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Sunday 14 July 2024

Opinion

Turkiye’s defence pact with Somalia comes at a time of increased tensions in the Horn

7 March, 2024
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Ciidan
The swearing-in ceremony for a newly graduated Somali Gorgor Brigade who received military training at the Turkish military base in Mogadishu, Mar. 07, 2024/Villa Somalia
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Turkiye’s pact with Somalia is a continuation of its cooperation with Mogadishu but is overshadowed by increased tensions between Somalia and Ethiopia. 

 

The approval of the Defence and Economic Cooperation Framework Agreement signed between Somalia and Turkiye on February 8 by the Somali parliament has shone a spotlight on Turkiye’s foreign policy in east Africa.   

The pact has come at a time of increasing tensions in the Horn of Africa, leading to speculation that Ankara could become embroiled in a diplomatic crisis between Somalia and Ethiopia sparked by a memorandum of understanding inked between Ethiopia and Somaliland. Hargeisa has said the memorandum would pave the way for Ethiopia to recognise its declaration of independence in exchange for Addis Ababa leasing a naval base along the Gulf of Aden. Mogadishu has described the preliminary agreement as an attempt by Ethiopia to annex its territory.  

Somalia has appealed to the international community and countries with which it enjoys warm ties to help deter Ethiopia from implementing the memorandum. Late in January, Somalia’s president, Hassan Sheikh Mohamud, secured the backing of Egypt during a visit to Cairo and Turkiye has also vowed to support Somalia in the dispute.  

Some actors in Somalia have interpreted the agreement between Mogadishu and Ankara as being related directly to the Ethiopian intention to finalise the memorandum and divide Somalia. Interior minister Ahmed Fiqi for example posted “Abiy is the one who makes us a group!!” on his X account.  

However, as pointed out by Mehmet Ozkan, a professor at Turkiye’s National Defence University in a interviewwith Middle East Eye, Ankara places the agreement in the broader context of close military and political ties between Somalia and Turkiye and isn’t aimed at third countries.   

Ozkan said: “Ankara isn't looking for adventure to go to war against other nations.” Omer Ozkizilcik, a non-resident fellow at the Atlantic Council, similarly told The New Arab: “It was expected that the Turkish-Somalia cooperation on land and air would be extended to the waters as well.”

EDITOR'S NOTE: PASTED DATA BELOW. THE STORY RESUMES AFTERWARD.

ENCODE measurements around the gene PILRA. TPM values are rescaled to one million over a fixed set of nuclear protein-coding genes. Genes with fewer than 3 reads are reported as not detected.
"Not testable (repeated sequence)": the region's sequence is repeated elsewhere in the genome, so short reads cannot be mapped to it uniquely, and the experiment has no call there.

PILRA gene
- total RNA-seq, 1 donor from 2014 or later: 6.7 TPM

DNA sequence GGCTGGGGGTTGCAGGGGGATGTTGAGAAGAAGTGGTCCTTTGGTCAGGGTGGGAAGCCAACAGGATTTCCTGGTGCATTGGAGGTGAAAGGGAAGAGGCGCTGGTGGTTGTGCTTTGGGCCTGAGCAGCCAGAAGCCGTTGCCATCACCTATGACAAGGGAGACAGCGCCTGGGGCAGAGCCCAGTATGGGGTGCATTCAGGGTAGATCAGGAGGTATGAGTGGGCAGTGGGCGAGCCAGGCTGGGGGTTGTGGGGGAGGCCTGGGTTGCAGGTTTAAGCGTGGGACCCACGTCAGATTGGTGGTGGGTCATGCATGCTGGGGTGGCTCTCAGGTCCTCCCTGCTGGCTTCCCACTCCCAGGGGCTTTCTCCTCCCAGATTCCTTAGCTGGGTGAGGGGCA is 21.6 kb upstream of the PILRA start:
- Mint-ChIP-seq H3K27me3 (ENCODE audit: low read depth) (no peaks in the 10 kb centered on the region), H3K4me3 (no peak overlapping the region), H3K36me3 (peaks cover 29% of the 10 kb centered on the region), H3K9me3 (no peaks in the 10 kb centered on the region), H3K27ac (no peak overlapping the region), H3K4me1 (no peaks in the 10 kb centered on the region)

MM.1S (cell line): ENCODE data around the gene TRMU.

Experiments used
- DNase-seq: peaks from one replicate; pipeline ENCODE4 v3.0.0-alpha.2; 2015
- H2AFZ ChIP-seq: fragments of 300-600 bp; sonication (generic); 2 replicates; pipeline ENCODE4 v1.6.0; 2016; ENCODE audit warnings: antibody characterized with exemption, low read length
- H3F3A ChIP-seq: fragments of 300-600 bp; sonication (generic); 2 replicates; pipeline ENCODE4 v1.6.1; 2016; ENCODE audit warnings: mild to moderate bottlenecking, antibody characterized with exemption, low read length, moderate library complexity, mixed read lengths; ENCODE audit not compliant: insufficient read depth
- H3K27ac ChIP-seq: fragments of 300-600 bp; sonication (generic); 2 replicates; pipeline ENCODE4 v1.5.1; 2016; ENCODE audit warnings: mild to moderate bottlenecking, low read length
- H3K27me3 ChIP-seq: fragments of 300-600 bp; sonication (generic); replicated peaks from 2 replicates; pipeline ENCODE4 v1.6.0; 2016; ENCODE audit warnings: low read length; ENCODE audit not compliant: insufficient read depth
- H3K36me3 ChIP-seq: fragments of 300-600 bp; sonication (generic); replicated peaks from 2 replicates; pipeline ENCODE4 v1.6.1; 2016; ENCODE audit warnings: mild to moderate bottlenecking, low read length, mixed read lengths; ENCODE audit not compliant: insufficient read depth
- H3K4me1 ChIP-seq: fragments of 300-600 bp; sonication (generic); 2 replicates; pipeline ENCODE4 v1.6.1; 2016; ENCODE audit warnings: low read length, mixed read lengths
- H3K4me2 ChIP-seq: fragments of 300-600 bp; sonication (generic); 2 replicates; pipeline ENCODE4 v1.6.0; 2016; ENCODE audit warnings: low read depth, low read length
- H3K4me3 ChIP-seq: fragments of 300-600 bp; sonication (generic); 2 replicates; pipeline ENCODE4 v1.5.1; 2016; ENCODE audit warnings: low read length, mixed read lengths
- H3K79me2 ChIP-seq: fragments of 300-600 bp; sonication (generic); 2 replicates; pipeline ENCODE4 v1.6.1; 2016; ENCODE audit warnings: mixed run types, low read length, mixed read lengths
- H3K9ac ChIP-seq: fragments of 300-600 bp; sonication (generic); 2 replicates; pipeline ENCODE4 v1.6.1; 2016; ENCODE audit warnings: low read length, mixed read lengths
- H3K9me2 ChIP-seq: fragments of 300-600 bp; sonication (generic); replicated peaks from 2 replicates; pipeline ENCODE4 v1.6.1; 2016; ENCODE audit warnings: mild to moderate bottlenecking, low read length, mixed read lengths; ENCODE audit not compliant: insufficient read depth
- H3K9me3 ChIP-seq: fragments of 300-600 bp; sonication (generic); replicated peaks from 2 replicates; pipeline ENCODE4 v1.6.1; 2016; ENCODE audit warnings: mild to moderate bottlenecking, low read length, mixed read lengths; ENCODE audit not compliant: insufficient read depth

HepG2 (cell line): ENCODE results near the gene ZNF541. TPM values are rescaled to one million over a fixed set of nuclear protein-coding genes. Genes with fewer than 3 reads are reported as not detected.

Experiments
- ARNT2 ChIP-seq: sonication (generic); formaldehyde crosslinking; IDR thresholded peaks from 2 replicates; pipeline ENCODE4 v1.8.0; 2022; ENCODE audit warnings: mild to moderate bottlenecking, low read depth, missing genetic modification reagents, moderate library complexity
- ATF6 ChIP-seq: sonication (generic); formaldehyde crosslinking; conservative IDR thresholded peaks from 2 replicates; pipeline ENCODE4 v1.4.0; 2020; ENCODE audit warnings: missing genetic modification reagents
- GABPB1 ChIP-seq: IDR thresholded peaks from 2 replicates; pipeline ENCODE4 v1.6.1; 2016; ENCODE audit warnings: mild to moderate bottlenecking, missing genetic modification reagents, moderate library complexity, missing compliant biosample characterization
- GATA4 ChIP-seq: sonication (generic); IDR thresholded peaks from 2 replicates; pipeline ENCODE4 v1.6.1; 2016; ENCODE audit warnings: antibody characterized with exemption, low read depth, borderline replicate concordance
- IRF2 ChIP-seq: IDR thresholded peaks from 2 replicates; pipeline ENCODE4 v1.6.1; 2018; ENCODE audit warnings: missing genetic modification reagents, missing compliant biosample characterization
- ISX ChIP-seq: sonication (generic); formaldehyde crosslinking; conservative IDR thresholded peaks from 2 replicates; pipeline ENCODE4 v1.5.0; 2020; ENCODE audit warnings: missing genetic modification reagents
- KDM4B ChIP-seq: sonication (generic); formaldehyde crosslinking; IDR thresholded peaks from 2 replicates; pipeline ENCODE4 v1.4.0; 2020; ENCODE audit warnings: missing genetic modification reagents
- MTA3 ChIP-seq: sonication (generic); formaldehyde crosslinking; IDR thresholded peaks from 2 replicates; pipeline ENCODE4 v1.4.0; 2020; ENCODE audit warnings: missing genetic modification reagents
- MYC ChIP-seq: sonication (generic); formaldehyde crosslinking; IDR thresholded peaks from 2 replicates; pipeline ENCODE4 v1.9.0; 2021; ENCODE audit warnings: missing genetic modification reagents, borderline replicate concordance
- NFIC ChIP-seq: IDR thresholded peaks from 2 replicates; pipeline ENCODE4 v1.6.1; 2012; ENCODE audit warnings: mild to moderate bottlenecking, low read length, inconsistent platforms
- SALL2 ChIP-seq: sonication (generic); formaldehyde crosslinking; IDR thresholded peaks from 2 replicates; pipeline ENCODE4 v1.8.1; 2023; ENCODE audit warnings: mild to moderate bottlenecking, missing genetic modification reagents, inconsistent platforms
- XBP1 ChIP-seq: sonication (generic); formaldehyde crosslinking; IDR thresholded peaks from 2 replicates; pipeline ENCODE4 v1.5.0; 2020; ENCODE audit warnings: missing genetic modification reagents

Turkiye’s military and commercial presence in the Horn of Africa has grown significantly over the last two decades. Indeed, except for Eritrea, Turkiye’s military, its humanitarian organisations and companies play a large role in all countries in the Horn of Africa. In that regard, the agreement with Somalia fits a general pattern and not a departure from the norm.  

 

What do we know about the deal so far? 

Terms of the agreement haven’t yet been made public. However, at the press conference held in Mogadishu, Somali President Hasan Sheikh Mahmud said that with the agreement, a joint naval force will be establishedbetween the two countries and that these forces will protect Somali waters for 10 years and work to contribute to the development of undersea resources. 

Following this hint given by Mahmud, it appears that Turkiye aims to accelerate the restructuring of the Somali naval forces within the scope of this agreement and to ensure that Mogadishu can protect its own territorial waters.  

With this initiative, Turkiye will be able to stand out as an important actor serving not only the security of the seas around Somalia but also the security of a wider region around the Gulf of Aden, the Indian Ocean and the Red Sea. This dovetails with a change in Turkiye’s naval posture too. In 2020, Can Kasapoğlu, a Turkish security expert and a non-resident senior fellow at Hudson Institute, said Turkiye’s navy had shifted from primarily being a coastal deterrent to becoming a more assertive “blue water power projecting force.” He added that the “geopolitical character of the Turkish navy is changing.”  

The Red Sea and the Gulf of Aden are of great strategic importance in global trade as sea routes frequently used by commercial ships. These routes, where billions of barrels of oil and other valuable commercial goods are transported every year, are places where pirates frequently attack. Between 2010 and 2015 for example, 358 pirate attacks occurred in Somali territorial waters. Houthi seizures of Israel, US and British linked ships have raised concerns recently alongside reports of the re-emergence of Somali pirates in these seas. Royal United Services Institute (RUSI) has reported that more attacks have taken place in the last few months than the last six years.  

Regional states, especially Somalia, suffer great economic damage from these activities. It is very important for Turkiye to be an actor that ensures the security of this region with the support of successful national military maritime projects such as MİLGEM, which it has developed in recent years and its strong navy. 

 

Potential risks that the Turkiye-Somalia Agreement may create for Turkiye 

The agreement isn’t free of risk for Turkiye. Though some actors have interpreted the move as being aimed at Ethiopia, this does not comply with the east Africa policy that Turkiye has been trying to develop for many years. Turkiye and Ethiopia’s interests broadly converge in Somalia in terms of combating al-Shabaab. Turkiye’s companies are also Ethiopia’s second largest source of FDI. While there was only 1 Turkish company in Ethiopia in 2003, today more than 200 Turkish companies operate in Ethiopia’s fast-growing economy as one of the country’s main private sector employers.